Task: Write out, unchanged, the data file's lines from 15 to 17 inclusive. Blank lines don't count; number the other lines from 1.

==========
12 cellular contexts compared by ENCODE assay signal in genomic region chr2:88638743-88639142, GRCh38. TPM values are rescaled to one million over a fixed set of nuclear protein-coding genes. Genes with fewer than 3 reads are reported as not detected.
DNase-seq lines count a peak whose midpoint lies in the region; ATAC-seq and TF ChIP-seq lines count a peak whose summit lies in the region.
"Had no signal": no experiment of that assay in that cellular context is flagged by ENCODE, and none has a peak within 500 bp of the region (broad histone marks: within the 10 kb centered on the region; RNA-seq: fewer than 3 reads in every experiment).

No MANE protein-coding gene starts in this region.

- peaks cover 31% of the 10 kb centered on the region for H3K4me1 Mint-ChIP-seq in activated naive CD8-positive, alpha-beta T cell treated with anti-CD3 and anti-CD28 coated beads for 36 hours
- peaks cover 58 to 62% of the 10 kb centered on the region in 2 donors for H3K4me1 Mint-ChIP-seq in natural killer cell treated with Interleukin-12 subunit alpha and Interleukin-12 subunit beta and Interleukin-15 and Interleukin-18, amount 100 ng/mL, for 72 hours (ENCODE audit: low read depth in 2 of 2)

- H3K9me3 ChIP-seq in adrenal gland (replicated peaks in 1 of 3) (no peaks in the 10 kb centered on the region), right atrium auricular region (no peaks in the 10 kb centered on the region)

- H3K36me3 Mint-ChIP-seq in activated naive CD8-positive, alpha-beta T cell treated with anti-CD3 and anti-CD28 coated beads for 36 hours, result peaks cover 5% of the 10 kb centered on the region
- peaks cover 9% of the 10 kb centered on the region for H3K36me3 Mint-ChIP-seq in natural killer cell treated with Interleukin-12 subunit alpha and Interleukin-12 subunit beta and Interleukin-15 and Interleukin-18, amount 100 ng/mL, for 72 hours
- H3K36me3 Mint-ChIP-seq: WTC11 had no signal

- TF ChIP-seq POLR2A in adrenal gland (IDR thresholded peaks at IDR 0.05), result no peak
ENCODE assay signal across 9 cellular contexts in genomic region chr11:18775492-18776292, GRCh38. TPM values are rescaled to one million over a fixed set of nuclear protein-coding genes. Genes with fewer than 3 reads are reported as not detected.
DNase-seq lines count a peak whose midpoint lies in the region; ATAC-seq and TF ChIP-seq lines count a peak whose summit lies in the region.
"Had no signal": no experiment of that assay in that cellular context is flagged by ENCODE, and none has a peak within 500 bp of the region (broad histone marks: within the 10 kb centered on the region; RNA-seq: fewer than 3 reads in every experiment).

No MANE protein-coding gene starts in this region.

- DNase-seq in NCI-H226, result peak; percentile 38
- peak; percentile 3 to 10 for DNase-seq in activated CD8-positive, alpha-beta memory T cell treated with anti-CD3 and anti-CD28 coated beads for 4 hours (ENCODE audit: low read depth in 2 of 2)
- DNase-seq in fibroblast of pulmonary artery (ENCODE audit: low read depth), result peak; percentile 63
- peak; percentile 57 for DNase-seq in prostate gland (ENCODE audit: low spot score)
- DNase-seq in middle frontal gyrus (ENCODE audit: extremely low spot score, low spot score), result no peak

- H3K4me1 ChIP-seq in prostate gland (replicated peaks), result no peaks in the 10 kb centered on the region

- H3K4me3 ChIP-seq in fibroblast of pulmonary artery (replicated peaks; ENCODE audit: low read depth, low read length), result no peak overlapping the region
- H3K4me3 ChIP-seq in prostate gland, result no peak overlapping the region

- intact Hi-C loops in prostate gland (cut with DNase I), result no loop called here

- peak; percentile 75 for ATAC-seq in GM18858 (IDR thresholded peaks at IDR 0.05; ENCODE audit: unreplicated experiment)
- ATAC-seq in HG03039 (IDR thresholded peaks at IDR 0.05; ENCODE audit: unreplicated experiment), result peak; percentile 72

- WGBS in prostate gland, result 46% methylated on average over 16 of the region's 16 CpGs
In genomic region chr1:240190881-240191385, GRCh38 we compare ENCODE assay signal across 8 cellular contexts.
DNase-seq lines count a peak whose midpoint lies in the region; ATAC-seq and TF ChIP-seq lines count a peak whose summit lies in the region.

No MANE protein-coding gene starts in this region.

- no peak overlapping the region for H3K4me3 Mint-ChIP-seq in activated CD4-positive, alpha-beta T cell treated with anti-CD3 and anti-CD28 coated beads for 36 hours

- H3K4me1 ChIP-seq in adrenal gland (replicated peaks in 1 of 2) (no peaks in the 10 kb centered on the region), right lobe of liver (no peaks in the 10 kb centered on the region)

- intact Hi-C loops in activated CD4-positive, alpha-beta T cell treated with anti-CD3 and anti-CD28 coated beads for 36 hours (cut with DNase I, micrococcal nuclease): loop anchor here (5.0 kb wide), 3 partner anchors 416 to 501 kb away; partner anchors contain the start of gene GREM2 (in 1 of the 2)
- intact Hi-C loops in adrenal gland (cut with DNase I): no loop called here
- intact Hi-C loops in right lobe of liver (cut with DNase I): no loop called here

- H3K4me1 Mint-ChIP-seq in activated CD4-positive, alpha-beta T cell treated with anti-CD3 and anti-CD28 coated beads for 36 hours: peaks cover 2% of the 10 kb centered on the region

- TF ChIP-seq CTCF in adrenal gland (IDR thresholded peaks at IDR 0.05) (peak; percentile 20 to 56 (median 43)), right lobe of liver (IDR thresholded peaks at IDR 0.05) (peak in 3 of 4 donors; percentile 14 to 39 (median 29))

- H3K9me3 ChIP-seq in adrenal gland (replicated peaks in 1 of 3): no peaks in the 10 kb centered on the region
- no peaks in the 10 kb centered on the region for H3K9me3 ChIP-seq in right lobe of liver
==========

No MANE protein-coding gene starts in this region.

- DNase-seq in NCI-H226, result peak; percentile 38
- peak; percentile 3 to 10 for DNase-seq in activated CD8-positive, alpha-beta memory T cell treated with anti-CD3 and anti-CD28 coated beads for 4 hours (ENCODE audit: low read depth in 2 of 2)